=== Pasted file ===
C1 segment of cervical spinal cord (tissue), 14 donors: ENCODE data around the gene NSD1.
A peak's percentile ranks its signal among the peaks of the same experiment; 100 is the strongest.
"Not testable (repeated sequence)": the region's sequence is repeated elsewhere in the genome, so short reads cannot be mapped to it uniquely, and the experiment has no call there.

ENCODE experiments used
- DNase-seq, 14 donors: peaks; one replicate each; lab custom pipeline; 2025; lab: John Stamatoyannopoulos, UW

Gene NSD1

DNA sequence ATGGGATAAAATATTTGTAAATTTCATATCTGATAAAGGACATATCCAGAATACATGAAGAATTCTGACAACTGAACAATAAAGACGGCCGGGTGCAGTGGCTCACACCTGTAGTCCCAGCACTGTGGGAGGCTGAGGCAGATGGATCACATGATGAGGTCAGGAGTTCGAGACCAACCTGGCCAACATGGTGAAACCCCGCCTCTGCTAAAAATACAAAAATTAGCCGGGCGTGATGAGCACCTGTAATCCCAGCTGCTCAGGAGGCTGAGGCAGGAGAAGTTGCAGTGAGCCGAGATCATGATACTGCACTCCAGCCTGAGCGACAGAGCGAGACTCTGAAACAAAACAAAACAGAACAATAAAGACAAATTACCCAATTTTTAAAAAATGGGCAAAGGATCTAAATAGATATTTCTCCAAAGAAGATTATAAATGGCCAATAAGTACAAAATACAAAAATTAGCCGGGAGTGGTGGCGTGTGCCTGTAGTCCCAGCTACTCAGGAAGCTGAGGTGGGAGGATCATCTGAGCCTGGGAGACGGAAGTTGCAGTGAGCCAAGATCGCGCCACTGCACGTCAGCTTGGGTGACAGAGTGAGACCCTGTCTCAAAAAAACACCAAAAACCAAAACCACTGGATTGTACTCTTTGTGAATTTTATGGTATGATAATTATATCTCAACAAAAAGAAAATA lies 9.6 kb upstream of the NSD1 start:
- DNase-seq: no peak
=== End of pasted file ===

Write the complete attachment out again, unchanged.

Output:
C1 segment of cervical spinal cord (tissue), 14 donors: ENCODE data around the gene NSD1.
A peak's percentile ranks its signal among the peaks of the same experiment; 100 is the strongest.
"Not testable (repeated sequence)": the region's sequence is repeated elsewhere in the genome, so short reads cannot be mapped to it uniquely, and the experiment has no call there.

ENCODE experiments used
- DNase-seq, 14 donors: peaks; one replicate each; lab custom pipeline; 2025; lab: John Stamatoyannopoulos, UW

Gene NSD1

DNA sequence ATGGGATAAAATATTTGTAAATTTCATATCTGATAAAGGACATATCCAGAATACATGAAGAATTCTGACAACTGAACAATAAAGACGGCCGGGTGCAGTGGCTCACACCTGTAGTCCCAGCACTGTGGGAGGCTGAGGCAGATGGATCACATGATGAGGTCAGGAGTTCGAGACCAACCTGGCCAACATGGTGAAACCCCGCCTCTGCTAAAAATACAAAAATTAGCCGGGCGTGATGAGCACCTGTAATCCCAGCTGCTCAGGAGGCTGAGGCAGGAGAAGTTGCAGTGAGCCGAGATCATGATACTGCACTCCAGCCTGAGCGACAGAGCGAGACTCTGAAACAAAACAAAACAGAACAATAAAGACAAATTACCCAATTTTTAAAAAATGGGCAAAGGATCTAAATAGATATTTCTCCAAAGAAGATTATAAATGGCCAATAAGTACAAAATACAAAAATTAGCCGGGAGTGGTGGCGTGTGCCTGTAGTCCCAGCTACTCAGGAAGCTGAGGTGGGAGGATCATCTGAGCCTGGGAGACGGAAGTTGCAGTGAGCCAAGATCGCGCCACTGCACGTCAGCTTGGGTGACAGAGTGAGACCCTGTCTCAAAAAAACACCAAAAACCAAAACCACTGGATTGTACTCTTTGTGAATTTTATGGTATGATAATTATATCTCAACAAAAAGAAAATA lies 9.6 kb upstream of the NSD1 start:
- DNase-seq: no peak